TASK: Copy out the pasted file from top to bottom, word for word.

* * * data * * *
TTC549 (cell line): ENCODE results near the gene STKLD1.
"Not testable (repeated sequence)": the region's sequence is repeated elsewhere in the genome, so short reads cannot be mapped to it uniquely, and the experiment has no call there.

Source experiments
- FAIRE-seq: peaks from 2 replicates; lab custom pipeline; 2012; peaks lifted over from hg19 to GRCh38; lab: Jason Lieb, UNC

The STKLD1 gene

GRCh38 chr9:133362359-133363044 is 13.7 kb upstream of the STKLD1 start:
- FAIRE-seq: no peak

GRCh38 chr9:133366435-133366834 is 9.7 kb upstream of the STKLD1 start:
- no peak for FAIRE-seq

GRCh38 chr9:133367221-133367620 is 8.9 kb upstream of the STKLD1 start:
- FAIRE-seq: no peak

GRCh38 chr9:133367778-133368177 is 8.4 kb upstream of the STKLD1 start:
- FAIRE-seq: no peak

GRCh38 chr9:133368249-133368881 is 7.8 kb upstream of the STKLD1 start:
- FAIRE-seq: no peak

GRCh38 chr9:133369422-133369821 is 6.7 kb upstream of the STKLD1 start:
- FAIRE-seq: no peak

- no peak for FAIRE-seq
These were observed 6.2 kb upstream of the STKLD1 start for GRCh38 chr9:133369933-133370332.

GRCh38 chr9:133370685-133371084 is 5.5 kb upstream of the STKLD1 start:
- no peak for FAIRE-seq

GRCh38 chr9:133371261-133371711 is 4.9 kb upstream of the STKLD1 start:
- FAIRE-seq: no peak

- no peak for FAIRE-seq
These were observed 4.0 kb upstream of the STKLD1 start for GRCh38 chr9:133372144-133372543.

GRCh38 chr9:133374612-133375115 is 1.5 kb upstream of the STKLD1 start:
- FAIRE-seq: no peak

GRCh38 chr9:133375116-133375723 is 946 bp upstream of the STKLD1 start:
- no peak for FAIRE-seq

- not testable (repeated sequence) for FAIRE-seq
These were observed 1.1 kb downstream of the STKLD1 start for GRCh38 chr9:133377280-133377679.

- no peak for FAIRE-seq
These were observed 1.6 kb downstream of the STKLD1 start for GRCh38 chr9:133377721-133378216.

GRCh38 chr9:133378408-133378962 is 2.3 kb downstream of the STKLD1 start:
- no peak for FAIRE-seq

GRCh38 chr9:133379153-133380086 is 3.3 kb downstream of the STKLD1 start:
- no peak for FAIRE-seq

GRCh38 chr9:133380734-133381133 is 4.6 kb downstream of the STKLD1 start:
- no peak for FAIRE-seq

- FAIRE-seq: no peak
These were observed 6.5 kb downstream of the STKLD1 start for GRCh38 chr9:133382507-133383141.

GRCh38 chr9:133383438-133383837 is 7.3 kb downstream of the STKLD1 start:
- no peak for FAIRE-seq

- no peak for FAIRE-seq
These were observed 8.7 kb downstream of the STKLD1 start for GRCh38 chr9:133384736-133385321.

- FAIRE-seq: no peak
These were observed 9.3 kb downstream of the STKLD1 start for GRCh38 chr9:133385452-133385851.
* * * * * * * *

TTC549 (cell line): ENCODE results near the gene STKLD1.
"Not testable (repeated sequence)": the region's sequence is repeated elsewhere in the genome, so short reads cannot be mapped to it uniquely, and the experiment has no call there.

Source experiments
- FAIRE-seq: peaks from 2 replicates; lab custom pipeline; 2012; peaks lifted over from hg19 to GRCh38; lab: Jason Lieb, UNC

The STKLD1 gene

GRCh38 chr9:133362359-133363044 is 13.7 kb upstream of the STKLD1 start:
- FAIRE-seq: no peak

GRCh38 chr9:133366435-133366834 is 9.7 kb upstream of the STKLD1 start:
- no peak for FAIRE-seq

GRCh38 chr9:133367221-133367620 is 8.9 kb upstream of the STKLD1 start:
- FAIRE-seq: no peak

GRCh38 chr9:133367778-133368177 is 8.4 kb upstream of the STKLD1 start:
- FAIRE-seq: no peak

GRCh38 chr9:133368249-133368881 is 7.8 kb upstream of the STKLD1 start:
- FAIRE-seq: no peak

GRCh38 chr9:133369422-133369821 is 6.7 kb upstream of the STKLD1 start:
- FAIRE-seq: no peak

- no peak for FAIRE-seq
These were observed 6.2 kb upstream of the STKLD1 start for GRCh38 chr9:133369933-133370332.

GRCh38 chr9:133370685-133371084 is 5.5 kb upstream of the STKLD1 start:
- no peak for FAIRE-seq

GRCh38 chr9:133371261-133371711 is 4.9 kb upstream of the STKLD1 start:
- FAIRE-seq: no peak

- no peak for FAIRE-seq
These were observed 4.0 kb upstream of the STKLD1 start for GRCh38 chr9:133372144-133372543.

GRCh38 chr9:133374612-133375115 is 1.5 kb upstream of the STKLD1 start:
- FAIRE-seq: no peak

GRCh38 chr9:133375116-133375723 is 946 bp upstream of the STKLD1 start:
- no peak for FAIRE-seq

- not testable (repeated sequence) for FAIRE-seq
These were observed 1.1 kb downstream of the STKLD1 start for GRCh38 chr9:133377280-133377679.

- no peak for FAIRE-seq
These were observed 1.6 kb downstream of the STKLD1 start for GRCh38 chr9:133377721-133378216.

GRCh38 chr9:133378408-133378962 is 2.3 kb downstream of the STKLD1 start:
- no peak for FAIRE-seq

GRCh38 chr9:133379153-133380086 is 3.3 kb downstream of the STKLD1 start:
- no peak for FAIRE-seq

GRCh38 chr9:133380734-133381133 is 4.6 kb downstream of the STKLD1 start:
- no peak for FAIRE-seq

- FAIRE-seq: no peak
These were observed 6.5 kb downstream of the STKLD1 start for GRCh38 chr9:133382507-133383141.

GRCh38 chr9:133383438-133383837 is 7.3 kb downstream of the STKLD1 start:
- no peak for FAIRE-seq

- no peak for FAIRE-seq
These were observed 8.7 kb downstream of the STKLD1 start for GRCh38 chr9:133384736-133385321.

- FAIRE-seq: no peak
These were observed 9.3 kb downstream of the STKLD1 start for GRCh38 chr9:133385452-133385851.